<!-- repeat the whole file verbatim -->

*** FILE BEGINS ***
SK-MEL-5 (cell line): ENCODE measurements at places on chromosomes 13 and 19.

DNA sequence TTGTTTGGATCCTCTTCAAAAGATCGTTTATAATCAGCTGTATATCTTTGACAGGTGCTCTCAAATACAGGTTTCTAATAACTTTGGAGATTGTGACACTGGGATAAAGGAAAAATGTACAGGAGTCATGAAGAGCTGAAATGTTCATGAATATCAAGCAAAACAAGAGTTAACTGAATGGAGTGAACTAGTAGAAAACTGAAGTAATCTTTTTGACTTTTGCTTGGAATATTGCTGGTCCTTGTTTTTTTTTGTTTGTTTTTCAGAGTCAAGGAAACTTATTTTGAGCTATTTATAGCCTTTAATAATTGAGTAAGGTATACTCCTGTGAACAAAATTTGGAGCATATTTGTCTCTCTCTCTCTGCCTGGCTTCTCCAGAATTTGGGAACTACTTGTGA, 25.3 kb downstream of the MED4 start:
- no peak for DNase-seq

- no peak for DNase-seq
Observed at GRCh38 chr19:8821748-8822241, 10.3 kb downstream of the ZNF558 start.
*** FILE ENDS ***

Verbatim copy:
SK-MEL-5 (cell line): ENCODE measurements at places on chromosomes 13 and 19.

DNA sequence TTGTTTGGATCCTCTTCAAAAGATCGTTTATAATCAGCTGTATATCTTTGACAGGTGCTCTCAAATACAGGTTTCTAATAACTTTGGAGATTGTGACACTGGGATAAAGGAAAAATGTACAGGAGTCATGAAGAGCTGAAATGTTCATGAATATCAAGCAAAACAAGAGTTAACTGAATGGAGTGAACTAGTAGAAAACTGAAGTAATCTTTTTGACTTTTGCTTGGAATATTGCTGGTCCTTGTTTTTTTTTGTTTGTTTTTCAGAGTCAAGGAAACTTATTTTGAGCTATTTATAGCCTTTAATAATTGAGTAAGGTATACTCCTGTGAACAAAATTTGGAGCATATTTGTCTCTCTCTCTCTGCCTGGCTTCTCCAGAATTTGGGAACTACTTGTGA, 25.3 kb downstream of the MED4 start:
- no peak for DNase-seq

- no peak for DNase-seq
Observed at GRCh38 chr19:8821748-8822241, 10.3 kb downstream of the ZNF558 start.